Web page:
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Text Identifier:"^my_master_was_so_very_poor$"

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My Master Was So Very Poor

Author: Harry Lee Appears in 19 hymnals Hymnal Title: Calvin Hymnary Project


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Composer: George Henry Day Appears in 1 hymnal Hymnal Title: A Hymnal for Friends Tune Key: g minor Incipit: 51712 76553 234 Used With Text: My Master Was So Very Poor
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Composer: Alta C. Faircloth Appears in 3 hymnals Hymnal Title: Baptist Hymnal (1975 ed) Tune Key: E Flat Major Incipit: 51754 34554 57545 Used With Text: My Master Was So Very Poor


Composer: R. Vaughn Williams, 1872- Appears in 38 hymnals Hymnal Title: Christian Worship Tune Sources: Traditional melody Incipit: 55165 53215 11356 Used With Text: My Master Was So Very Poor


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My Master Was So Very Poor

Author: Harry Lee, 1877-1942 Hymnal: A Hymnal for Friends #22 (1955) Hymnal Title: A Hymnal for Friends Tune Title: MY MASTER
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My Master Was So Very Poor

Author: Harry Lee Hymnal: Baptist Hymnal (1975 ed) #103 (1975) Hymnal Title: Baptist Hymnal (1975 ed) Topics: Jesus Christ Birth; Jesus Christ Life and Ministry Languages: English Tune Title: DUNWODY

My Master was so very poor

Author: Harry Lee Hymnal: Christian Worship, a Hymnal. Special ed. #d272 (1953) Hymnal Title: Christian Worship, a Hymnal. Special ed. Languages: English


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Authors, composers, editors, etc.

George Henry Day

1883 - 1966 Hymnal Title: A Hymnal for Friends Composer of "MY MASTER" in A Hymnal for Friends George Henry Day (1883-1966) was a choirboy at Trinity Chapel, New York City, where he studied with G. Edward Stubbs. Day was appointed choirmaster at St. Peter’s in Chelsea Square (1911) but maintained his position as an assistant auditor of the Gorham Manufacturing Company for two more years. He resigned as assistant auditor, took special courses at Columbia University, and in 1915 graduated from New York College of Music. He served as organist and choirmaster in churches in Youngstown, Ohio; Wilmington, Delaware, where he studied with Edward Shippen Barnes; and Rochester, New York, before going to Trinity Church. He was awarded a Doctor of Music degree from Lincoln-Jefferson University (1923). --The Presbyterian Hymnal Companion, 1993

Alta C. Faircloth

1911 - 1983 Hymnal Title: Baptist Hymnal (1975 ed) Composer of "DUNWODY" in Baptist Hymnal (1975 ed)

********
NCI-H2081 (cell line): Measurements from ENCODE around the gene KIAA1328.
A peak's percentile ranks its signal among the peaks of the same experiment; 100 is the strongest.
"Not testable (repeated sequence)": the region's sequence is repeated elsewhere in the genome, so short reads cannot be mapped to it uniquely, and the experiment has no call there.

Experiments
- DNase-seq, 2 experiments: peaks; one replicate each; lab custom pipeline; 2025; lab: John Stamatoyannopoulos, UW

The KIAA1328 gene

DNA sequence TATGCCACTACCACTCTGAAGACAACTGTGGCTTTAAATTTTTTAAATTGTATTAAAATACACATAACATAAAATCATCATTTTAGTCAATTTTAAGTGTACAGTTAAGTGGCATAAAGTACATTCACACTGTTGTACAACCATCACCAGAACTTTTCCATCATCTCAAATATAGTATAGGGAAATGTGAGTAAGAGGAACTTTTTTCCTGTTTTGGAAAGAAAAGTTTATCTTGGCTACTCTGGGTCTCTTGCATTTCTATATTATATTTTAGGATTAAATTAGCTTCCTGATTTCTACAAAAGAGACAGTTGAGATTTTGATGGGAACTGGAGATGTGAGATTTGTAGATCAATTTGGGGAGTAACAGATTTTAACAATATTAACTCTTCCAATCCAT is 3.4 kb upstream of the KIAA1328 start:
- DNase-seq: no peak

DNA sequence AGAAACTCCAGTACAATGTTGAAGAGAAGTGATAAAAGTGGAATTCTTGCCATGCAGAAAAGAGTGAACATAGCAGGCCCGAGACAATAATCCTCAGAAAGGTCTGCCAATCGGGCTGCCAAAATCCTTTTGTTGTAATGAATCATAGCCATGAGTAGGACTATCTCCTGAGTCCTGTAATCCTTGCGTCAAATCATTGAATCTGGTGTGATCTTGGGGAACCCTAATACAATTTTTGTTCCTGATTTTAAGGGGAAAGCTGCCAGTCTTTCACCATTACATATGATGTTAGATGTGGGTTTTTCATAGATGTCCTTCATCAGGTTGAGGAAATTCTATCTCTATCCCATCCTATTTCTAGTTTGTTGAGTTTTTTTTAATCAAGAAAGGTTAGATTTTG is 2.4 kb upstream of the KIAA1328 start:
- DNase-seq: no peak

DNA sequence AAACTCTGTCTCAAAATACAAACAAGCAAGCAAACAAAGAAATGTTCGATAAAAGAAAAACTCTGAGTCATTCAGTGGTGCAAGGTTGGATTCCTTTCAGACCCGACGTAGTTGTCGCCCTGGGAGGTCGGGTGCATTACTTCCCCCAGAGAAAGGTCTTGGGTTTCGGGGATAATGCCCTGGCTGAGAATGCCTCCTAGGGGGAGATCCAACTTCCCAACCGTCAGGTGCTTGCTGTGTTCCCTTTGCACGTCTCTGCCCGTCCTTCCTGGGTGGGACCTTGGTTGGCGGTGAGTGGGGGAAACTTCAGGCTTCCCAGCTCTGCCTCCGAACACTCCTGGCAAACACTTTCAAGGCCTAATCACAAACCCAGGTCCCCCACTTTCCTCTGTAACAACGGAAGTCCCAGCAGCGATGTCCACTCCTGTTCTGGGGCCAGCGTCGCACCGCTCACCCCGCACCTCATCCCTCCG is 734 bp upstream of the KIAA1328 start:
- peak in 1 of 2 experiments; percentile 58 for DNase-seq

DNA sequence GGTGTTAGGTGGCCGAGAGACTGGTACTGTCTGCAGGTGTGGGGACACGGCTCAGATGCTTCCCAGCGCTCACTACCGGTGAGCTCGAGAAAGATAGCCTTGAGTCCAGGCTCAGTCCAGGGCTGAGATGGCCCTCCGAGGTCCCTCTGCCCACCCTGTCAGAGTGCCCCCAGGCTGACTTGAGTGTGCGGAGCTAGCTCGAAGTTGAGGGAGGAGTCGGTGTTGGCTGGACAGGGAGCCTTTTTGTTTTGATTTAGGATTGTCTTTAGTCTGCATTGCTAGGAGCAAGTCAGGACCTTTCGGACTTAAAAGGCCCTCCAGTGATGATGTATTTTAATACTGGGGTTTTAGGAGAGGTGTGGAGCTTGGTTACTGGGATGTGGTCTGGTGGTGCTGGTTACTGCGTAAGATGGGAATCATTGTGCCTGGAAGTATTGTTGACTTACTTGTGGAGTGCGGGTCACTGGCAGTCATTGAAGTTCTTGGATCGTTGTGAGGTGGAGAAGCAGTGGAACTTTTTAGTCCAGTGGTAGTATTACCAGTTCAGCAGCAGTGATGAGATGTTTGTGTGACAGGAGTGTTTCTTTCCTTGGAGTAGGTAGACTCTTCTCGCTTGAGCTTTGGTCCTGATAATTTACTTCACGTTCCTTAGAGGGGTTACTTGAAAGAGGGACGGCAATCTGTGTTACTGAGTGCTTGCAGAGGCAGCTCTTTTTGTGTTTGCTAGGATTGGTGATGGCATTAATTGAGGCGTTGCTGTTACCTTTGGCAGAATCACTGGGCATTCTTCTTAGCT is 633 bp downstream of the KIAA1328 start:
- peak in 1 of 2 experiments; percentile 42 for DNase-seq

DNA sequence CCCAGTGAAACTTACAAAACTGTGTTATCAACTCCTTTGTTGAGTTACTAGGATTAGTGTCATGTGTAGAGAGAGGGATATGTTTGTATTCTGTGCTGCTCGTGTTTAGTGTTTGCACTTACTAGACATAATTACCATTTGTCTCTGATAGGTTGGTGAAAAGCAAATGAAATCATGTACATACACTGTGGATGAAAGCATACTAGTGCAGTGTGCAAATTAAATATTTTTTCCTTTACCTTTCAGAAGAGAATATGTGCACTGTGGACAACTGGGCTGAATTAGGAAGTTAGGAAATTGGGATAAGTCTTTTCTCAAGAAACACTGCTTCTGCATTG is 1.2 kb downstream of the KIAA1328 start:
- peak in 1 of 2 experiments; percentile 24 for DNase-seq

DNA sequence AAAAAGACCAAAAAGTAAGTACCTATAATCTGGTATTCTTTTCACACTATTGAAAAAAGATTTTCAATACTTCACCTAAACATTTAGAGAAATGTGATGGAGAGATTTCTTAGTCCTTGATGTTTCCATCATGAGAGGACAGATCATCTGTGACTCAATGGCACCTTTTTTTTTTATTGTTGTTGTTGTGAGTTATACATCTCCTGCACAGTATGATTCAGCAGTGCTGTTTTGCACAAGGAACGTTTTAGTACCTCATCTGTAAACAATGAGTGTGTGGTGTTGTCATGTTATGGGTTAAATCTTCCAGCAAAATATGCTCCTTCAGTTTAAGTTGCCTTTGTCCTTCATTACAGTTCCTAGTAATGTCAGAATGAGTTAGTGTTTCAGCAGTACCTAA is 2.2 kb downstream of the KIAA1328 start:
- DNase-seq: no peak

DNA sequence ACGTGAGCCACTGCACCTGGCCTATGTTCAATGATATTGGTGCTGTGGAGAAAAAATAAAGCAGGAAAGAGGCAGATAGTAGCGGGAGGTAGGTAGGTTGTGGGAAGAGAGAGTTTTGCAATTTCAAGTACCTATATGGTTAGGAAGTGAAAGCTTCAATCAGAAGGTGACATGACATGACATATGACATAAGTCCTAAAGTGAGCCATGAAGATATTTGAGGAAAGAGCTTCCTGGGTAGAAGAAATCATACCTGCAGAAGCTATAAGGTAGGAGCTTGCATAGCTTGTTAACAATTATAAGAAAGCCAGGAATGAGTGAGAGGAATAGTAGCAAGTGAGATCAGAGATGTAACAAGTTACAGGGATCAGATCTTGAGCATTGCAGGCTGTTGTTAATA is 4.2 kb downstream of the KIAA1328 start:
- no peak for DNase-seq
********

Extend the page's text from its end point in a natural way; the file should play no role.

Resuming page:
Ralph Vaughan Williams

1872 - 1958 Person Name: R. Vaughn Williams, 1872- Hymnal Title: Christian Worship Arranger of "HERONGATE" in Christian Worship Through his composing, conducting, collecting, editing, and teaching, Ralph Vaughan Williams (b. Down Ampney, Gloucestershire, England, October 12, 1872; d. Westminster, London, England, August 26, 1958) became the chief figure in the realm of English music and church music in the first half of the twentieth century. His education included instruction at the Royal College of Music in London and Trinity College, Cambridge, as well as additional studies in Berlin and Paris. During World War I he served in the army medical corps in France. Vaughan Williams taught music at the Royal College of Music (1920-1940), conducted the Bach Choir in London (1920-1927), and directed the Leith Hill Music Festival in Dorking (1905-1953). A major influence in his life was the English folk song. A knowledgeable collector of folk songs, he was also a member of the Folksong Society and a supporter of the English Folk Dance Society. Vaughan Williams wrote various articles and books, including National Music (1935), and composed numerous arrange­ments of folk songs; many of his compositions show the impact of folk rhythms and melodic modes. His original compositions cover nearly all musical genres, from orchestral symphonies and concertos to choral works, from songs to operas, and from chamber music to music for films. Vaughan Williams's church music includes anthems; choral-orchestral works, such as Magnificat (1932), Dona Nobis Pacem (1936), and Hodie (1953); and hymn tune settings for organ. But most important to the history of hymnody, he was music editor of the most influential British hymnal at the beginning of the twentieth century, The English Hymnal (1906), and coeditor (with Martin Shaw) of Songs of Praise (1925, 1931) and the Oxford Book of Carols (1928). Bert Polman